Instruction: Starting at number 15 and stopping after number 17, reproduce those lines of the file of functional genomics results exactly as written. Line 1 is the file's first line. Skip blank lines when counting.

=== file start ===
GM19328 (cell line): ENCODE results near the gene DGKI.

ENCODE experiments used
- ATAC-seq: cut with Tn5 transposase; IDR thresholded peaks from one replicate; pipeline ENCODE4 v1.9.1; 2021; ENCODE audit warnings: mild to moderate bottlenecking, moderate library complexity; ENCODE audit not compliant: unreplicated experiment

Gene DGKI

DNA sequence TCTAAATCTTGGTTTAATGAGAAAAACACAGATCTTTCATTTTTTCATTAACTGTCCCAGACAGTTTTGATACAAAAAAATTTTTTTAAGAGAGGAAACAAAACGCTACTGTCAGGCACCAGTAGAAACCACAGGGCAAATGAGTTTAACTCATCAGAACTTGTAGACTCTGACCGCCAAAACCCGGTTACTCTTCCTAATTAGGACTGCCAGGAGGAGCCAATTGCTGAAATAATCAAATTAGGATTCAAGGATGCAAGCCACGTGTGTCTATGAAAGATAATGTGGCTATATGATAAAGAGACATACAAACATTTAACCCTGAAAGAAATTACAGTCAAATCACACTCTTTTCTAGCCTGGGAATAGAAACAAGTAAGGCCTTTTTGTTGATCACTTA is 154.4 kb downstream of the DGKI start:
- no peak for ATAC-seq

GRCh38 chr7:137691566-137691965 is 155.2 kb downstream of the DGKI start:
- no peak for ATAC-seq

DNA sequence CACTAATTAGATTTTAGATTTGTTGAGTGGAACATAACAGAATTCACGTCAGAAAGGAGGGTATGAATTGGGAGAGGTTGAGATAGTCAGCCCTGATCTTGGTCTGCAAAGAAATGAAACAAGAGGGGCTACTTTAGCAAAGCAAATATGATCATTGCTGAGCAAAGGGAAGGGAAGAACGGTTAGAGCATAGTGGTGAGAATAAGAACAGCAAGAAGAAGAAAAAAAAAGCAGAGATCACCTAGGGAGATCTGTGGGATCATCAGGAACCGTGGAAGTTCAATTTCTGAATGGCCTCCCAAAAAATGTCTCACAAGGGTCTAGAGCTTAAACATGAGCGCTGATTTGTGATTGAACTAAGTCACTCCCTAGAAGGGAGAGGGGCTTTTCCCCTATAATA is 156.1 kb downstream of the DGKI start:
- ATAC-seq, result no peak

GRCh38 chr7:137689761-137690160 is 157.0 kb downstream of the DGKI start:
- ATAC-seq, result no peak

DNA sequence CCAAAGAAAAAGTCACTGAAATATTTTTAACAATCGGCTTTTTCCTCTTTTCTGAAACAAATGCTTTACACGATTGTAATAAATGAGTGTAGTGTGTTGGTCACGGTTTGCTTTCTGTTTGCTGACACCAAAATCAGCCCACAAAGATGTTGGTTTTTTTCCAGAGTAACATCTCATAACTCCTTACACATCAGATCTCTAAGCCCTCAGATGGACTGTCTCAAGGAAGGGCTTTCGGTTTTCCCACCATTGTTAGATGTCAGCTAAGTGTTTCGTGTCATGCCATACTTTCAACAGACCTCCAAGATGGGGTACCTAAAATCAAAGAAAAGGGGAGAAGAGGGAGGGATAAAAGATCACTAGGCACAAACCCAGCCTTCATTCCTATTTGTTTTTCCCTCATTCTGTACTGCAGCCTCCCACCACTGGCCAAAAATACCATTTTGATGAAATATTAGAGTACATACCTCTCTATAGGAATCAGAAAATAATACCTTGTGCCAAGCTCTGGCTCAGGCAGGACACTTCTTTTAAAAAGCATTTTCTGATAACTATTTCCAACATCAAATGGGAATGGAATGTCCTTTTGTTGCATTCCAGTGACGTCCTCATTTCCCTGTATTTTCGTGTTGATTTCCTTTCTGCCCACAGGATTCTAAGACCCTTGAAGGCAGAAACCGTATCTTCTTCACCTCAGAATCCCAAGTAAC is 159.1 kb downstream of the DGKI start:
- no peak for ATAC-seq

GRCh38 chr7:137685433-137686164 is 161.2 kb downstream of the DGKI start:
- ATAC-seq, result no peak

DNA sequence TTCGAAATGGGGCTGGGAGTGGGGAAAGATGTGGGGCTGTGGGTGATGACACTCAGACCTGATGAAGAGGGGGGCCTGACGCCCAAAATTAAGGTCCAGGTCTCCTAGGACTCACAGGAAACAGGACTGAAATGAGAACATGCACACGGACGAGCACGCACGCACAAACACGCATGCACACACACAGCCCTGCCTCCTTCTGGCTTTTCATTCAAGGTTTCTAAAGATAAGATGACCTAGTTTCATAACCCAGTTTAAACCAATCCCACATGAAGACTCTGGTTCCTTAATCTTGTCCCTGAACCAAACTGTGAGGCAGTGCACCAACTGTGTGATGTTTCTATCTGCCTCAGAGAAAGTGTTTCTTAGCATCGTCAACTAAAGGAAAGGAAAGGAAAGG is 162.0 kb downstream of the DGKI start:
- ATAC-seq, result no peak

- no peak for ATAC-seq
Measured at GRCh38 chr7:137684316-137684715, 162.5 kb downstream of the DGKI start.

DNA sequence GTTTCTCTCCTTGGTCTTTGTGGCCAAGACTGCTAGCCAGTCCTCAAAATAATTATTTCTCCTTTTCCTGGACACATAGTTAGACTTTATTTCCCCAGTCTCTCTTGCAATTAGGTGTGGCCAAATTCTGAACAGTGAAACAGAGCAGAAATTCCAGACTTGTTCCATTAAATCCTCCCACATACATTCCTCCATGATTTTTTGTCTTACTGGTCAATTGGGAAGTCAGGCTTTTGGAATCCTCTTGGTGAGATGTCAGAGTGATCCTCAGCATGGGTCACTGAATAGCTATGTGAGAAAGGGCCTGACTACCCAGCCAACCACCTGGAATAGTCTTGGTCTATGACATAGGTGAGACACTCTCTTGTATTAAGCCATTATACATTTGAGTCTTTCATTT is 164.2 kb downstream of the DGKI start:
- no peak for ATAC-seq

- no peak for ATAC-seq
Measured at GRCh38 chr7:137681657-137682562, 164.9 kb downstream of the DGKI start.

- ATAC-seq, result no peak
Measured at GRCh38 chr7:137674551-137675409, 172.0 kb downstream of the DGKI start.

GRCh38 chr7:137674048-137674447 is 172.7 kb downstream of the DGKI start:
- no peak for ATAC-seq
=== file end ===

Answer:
GRCh38 chr7:137685433-137686164 is 161.2 kb downstream of the DGKI start:
- ATAC-seq, result no peak

DNA sequence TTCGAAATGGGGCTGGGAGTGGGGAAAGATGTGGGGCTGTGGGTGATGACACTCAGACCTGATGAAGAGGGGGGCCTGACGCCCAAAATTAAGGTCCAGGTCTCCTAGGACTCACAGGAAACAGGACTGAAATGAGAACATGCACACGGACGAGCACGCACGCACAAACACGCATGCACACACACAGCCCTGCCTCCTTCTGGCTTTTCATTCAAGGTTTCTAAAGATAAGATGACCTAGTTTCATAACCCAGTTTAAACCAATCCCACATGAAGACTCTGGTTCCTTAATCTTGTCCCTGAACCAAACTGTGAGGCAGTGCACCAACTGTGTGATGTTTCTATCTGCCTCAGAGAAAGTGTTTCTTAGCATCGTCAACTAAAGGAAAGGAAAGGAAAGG is 162.0 kb downstream of the DGKI start: